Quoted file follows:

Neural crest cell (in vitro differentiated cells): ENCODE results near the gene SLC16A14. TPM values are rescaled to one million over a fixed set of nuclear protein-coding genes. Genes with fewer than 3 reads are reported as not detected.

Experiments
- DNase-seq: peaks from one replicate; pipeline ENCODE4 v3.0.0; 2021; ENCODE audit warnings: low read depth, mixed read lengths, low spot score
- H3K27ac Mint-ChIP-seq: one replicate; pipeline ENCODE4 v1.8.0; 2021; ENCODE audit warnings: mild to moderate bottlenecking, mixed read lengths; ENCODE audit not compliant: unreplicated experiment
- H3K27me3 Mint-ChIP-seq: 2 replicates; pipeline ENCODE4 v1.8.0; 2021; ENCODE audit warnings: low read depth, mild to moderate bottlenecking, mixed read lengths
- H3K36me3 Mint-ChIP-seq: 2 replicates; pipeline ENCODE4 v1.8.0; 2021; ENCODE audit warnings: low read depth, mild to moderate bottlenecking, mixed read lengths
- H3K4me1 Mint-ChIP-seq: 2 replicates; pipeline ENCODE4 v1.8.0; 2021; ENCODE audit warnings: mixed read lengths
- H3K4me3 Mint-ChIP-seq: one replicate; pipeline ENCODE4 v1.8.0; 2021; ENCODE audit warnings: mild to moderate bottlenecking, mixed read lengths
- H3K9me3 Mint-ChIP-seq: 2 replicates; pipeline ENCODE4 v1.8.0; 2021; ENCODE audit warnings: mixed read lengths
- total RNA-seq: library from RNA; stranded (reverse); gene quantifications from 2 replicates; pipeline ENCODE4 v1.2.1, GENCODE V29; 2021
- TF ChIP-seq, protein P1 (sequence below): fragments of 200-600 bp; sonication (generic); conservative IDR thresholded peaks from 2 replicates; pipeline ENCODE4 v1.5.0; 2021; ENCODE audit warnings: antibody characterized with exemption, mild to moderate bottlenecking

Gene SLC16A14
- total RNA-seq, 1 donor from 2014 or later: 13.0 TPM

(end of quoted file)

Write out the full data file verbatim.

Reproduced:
Neural crest cell (in vitro differentiated cells): ENCODE results near the gene SLC16A14. TPM values are rescaled to one million over a fixed set of nuclear protein-coding genes. Genes with fewer than 3 reads are reported as not detected.

Experiments
- DNase-seq: peaks from one replicate; pipeline ENCODE4 v3.0.0; 2021; ENCODE audit warnings: low read depth, mixed read lengths, low spot score
- H3K27ac Mint-ChIP-seq: one replicate; pipeline ENCODE4 v1.8.0; 2021; ENCODE audit warnings: mild to moderate bottlenecking, mixed read lengths; ENCODE audit not compliant: unreplicated experiment
- H3K27me3 Mint-ChIP-seq: 2 replicates; pipeline ENCODE4 v1.8.0; 2021; ENCODE audit warnings: low read depth, mild to moderate bottlenecking, mixed read lengths
- H3K36me3 Mint-ChIP-seq: 2 replicates; pipeline ENCODE4 v1.8.0; 2021; ENCODE audit warnings: low read depth, mild to moderate bottlenecking, mixed read lengths
- H3K4me1 Mint-ChIP-seq: 2 replicates; pipeline ENCODE4 v1.8.0; 2021; ENCODE audit warnings: mixed read lengths
- H3K4me3 Mint-ChIP-seq: one replicate; pipeline ENCODE4 v1.8.0; 2021; ENCODE audit warnings: mild to moderate bottlenecking, mixed read lengths
- H3K9me3 Mint-ChIP-seq: 2 replicates; pipeline ENCODE4 v1.8.0; 2021; ENCODE audit warnings: mixed read lengths
- total RNA-seq: library from RNA; stranded (reverse); gene quantifications from 2 replicates; pipeline ENCODE4 v1.2.1, GENCODE V29; 2021
- TF ChIP-seq, protein P1 (sequence below): fragments of 200-600 bp; sonication (generic); conservative IDR thresholded peaks from 2 replicates; pipeline ENCODE4 v1.5.0; 2021; ENCODE audit warnings: antibody characterized with exemption, mild to moderate bottlenecking

Gene SLC16A14
- total RNA-seq, 1 donor from 2014 or later: 13.0 TPM